I recently interviewed Bob Frankston to add his expert view to my coverage of the FCC NOI on the National Broadband Plan, but what I got instead was an offer to take the Red Pill. So I did.
We started with my outline of what I thought were salient points. ”How many times will we, the people, pay to build this network that is refereneced in the National Broadband Plan?” I asked. We built it 100 years ago, the military built a piece in the 1970s, various educationals initiatives built pieces in 1980s & 90s, the National Science Foundation unified and operated the military and higher-ed backbones, and then in 1991 the National Information Infrastructure offered tax breaks and incentives to Telcos to deliver fiber-to-the-home (FTTH) for 86% of American homes by 2010 at a cost of $200 billion to the taxpayer. It sounded to me like a good start.
But Frankston quickly turned my attention, when he started talking about the transition from steam engines to diesel engines in the railroad industry. He pointed out,
…not one of the steam engines companies survived the transition to diesel engines. It wasn’t because the engineers couldn’t build diesel engines, but because steam engines were one off designs with each engine requiring a different number of wheels and the ability to negotiate a grade or severe curves or longer distances, the DNA of marketing and customer relationship for steam engines was just different than diesel engines. Had the railroads realized that they were in the transporation business, they would have built airplanes.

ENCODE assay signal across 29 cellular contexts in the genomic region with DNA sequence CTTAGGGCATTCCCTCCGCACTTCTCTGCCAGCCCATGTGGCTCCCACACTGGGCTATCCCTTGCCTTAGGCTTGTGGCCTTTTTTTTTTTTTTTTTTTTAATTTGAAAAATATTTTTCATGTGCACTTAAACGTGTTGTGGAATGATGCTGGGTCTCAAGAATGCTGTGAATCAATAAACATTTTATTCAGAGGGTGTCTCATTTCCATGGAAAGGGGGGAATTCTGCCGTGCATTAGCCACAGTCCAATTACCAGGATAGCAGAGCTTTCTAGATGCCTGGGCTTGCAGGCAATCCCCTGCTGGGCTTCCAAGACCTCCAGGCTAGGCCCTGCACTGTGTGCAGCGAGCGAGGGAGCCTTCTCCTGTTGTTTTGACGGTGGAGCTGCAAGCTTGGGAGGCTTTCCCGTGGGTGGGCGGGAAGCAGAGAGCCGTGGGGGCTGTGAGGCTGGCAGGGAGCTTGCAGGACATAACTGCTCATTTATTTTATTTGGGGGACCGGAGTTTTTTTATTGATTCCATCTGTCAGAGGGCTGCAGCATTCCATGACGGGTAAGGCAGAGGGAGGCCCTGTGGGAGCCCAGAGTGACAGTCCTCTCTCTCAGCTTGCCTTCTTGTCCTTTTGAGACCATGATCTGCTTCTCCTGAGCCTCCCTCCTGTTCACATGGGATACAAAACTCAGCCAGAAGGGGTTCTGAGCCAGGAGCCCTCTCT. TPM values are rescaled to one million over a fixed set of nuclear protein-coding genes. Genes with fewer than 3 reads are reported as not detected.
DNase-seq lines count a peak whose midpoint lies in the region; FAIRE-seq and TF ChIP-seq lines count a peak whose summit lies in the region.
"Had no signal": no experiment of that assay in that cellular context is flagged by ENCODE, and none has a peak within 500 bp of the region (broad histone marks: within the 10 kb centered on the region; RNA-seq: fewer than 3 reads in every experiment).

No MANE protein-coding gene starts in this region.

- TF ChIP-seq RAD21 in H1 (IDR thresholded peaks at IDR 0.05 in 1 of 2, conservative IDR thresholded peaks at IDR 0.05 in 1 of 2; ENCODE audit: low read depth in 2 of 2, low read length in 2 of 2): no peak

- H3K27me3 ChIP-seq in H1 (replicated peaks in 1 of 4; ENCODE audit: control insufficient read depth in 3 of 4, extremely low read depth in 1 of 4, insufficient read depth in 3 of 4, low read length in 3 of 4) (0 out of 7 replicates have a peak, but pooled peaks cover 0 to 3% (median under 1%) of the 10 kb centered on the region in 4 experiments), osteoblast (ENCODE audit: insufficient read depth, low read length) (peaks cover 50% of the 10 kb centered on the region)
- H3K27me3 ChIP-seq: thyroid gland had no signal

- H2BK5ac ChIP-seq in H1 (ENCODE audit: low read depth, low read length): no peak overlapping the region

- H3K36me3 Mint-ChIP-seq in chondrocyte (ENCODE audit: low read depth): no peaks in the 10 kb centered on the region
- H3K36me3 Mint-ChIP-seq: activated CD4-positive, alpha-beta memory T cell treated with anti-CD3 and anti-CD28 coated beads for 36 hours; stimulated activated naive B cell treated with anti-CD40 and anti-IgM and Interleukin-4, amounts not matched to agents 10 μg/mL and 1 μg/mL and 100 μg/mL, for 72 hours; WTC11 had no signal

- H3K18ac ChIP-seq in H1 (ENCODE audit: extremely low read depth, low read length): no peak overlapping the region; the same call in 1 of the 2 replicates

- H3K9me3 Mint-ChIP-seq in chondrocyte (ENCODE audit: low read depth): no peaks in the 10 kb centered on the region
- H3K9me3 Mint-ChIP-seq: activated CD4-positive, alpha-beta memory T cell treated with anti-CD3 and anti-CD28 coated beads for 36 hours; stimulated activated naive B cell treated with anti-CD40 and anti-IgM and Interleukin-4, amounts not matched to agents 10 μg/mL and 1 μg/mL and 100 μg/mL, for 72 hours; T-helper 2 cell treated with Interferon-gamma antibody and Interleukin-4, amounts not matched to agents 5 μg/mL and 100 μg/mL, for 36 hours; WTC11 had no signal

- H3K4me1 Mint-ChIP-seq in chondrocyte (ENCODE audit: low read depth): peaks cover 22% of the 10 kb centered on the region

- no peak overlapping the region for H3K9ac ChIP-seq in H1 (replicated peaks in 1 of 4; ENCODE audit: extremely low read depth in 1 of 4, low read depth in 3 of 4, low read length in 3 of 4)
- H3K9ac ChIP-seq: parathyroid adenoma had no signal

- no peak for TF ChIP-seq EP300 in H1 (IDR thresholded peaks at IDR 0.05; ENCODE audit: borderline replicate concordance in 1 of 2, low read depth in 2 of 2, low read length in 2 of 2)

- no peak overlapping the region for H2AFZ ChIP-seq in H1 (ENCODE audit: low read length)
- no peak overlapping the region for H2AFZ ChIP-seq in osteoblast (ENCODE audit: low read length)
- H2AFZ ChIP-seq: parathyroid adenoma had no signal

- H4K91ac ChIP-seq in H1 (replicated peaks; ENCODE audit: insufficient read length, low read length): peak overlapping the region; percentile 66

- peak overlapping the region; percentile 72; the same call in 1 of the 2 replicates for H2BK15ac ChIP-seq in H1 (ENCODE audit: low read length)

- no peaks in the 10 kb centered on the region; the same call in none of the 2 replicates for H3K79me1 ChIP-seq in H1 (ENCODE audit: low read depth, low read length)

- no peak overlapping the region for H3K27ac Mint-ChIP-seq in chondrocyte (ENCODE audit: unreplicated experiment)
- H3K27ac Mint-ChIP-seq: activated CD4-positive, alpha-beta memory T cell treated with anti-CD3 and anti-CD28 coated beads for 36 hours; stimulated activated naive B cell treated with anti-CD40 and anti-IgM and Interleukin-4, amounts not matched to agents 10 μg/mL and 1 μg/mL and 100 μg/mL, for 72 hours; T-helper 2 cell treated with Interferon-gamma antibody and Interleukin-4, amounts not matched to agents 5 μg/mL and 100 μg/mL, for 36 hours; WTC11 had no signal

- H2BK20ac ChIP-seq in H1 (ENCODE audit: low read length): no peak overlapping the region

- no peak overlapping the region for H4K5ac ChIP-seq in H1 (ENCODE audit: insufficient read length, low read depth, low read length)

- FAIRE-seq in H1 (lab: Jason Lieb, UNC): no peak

…they wouldn’t have built roads as there was no business model in roads.
Why is the railroad a good model for the telecommunications business as described by the National Broadband Plan?
First, the FCC (Federal Communications Commission) was modeled on the ICC (Interstate Commerce Commission) who regulated railroads and sold rights for a price.
This is similar to the FCC’s revenue generating activity in auctioning spectrum to wireless carriers. Just as rights for railroads were treated as private property, so is spectrum. In fact, spectrum allocations are specified in acre units. It is counterintuitive to think of signal frequencies in the sky as acres of land, but that is the current process of transferring our national airwaves into property sold to carriers.
The steam engine versus diesel engine analogy is directly relatable to the battles between so called Bell heads (those specialized in circuit-switched networks that comprised the telephone network and long time employees of telcos) versus Net heads (those specialized in packet-switched networks that comprise the Internet and the newer engineers on the block in carrier staffs). For cable companies, the conflict is between Broadcast heads versus Net heads. The evidence for cable company dysfunction is Time Warner Cable’s inability to realize the opportunity of delivering TV as an application across AOL infrastructure resulting in lower costs and greater audience reach.